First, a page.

Heritage conservation must be given a higher priority
Heritage conservation in Hong Kong is easier said than done. Even when there is a clear public consensus and healthy finance, there is a still a limit as to how much we are willing to pay to preserve our past for future generations. The central market revamp is a case in point.
After years of wrangling, the latest bad news is that the project has to be substantially scaled down because of cost overruns and structural issues. Instead of turning into an "urban floating oasis", the Urban Renewal Authority has opted for a simple facelift for the 76-year-old wet market block.
Cost is certainly an important factor. Having been held up by legal challenges, the project is expected to cost HK$1.5 billion instead of HK$500 million. There are those who insist that the original concept was endorsed after extensive public consultation and the authority should spend what is worth to deliver. After all, the authority has recorded a healthy recurrent surplus of HK$1.1 billion in the past fiscal year.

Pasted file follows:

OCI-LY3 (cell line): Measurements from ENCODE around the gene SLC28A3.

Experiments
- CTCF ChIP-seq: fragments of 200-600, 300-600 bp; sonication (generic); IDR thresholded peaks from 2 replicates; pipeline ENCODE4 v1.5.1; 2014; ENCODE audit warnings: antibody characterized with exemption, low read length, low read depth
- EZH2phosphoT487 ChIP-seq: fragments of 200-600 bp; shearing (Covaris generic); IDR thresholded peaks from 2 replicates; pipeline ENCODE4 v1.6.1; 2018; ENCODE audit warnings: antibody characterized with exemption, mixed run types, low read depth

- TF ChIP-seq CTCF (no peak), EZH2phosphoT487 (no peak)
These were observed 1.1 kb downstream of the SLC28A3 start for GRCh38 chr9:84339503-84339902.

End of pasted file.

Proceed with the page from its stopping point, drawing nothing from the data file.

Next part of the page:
But the reality is that despite a growing consciousness, the priority given to heritage conservation remains low. Given the extra cost and the structural issues involved, the authority is not wrong in opting for a HK$600 million design. The revised proposal keeps the public space at 1,000 square metres. As long as it can serve the purpose, a simplified version is just as good.
The three-storey Bauhaus architectural style structure would have been flattened for office development if there had not been an awakening consciousness for conservation. Hopes were high that the revamp could provide much-needed open space and cultural facilities in the heart of a concrete jungle. Sadly the block has been abandoned for 12 years. The revised proposal means the opening has to be put back from 2017 to 2020. Instead of a showpiece of heritage conservation, it has become a testament to inefficiency and wastefulness.
The authority should speed up the project and deliver in a cost effective manner lest it would give public the impression that the city has no room for heritage revitalisation.